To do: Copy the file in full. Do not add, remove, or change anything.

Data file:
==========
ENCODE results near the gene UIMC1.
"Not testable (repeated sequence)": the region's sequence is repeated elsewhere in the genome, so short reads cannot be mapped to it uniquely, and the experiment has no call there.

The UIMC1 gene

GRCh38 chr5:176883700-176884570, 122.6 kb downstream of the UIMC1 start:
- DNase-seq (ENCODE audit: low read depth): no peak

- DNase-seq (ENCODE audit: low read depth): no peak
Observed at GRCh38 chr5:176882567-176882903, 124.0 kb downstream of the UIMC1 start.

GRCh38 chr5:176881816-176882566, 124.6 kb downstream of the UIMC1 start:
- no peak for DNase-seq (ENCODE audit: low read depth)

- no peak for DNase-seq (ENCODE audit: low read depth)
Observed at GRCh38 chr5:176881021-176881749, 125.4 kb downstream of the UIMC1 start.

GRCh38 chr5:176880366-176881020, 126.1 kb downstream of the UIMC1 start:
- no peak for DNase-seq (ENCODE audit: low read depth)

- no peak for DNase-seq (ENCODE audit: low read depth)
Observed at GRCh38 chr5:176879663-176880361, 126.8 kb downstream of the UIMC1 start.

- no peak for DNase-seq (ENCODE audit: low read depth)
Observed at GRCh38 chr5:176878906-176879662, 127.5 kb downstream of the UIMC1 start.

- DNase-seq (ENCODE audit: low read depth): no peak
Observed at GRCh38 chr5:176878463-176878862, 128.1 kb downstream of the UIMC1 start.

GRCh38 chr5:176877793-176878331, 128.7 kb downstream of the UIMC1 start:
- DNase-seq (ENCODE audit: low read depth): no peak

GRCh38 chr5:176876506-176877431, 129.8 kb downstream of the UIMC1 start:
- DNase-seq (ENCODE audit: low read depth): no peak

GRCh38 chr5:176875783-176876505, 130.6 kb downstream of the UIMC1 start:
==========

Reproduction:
ENCODE results near the gene UIMC1.
"Not testable (repeated sequence)": the region's sequence is repeated elsewhere in the genome, so short reads cannot be mapped to it uniquely, and the experiment has no call there.

The UIMC1 gene

GRCh38 chr5:176883700-176884570, 122.6 kb downstream of the UIMC1 start:
- DNase-seq (ENCODE audit: low read depth): no peak

- DNase-seq (ENCODE audit: low read depth): no peak
Observed at GRCh38 chr5:176882567-176882903, 124.0 kb downstream of the UIMC1 start.

GRCh38 chr5:176881816-176882566, 124.6 kb downstream of the UIMC1 start:
- no peak for DNase-seq (ENCODE audit: low read depth)

- no peak for DNase-seq (ENCODE audit: low read depth)
Observed at GRCh38 chr5:176881021-176881749, 125.4 kb downstream of the UIMC1 start.

GRCh38 chr5:176880366-176881020, 126.1 kb downstream of the UIMC1 start:
- no peak for DNase-seq (ENCODE audit: low read depth)

- no peak for DNase-seq (ENCODE audit: low read depth)
Observed at GRCh38 chr5:176879663-176880361, 126.8 kb downstream of the UIMC1 start.

- no peak for DNase-seq (ENCODE audit: low read depth)
Observed at GRCh38 chr5:176878906-176879662, 127.5 kb downstream of the UIMC1 start.

- DNase-seq (ENCODE audit: low read depth): no peak
Observed at GRCh38 chr5:176878463-176878862, 128.1 kb downstream of the UIMC1 start.

GRCh38 chr5:176877793-176878331, 128.7 kb downstream of the UIMC1 start:
- DNase-seq (ENCODE audit: low read depth): no peak

GRCh38 chr5:176876506-176877431, 129.8 kb downstream of the UIMC1 start:
- DNase-seq (ENCODE audit: low read depth): no peak

GRCh38 chr5:176875783-176876505, 130.6 kb downstream of the UIMC1 start: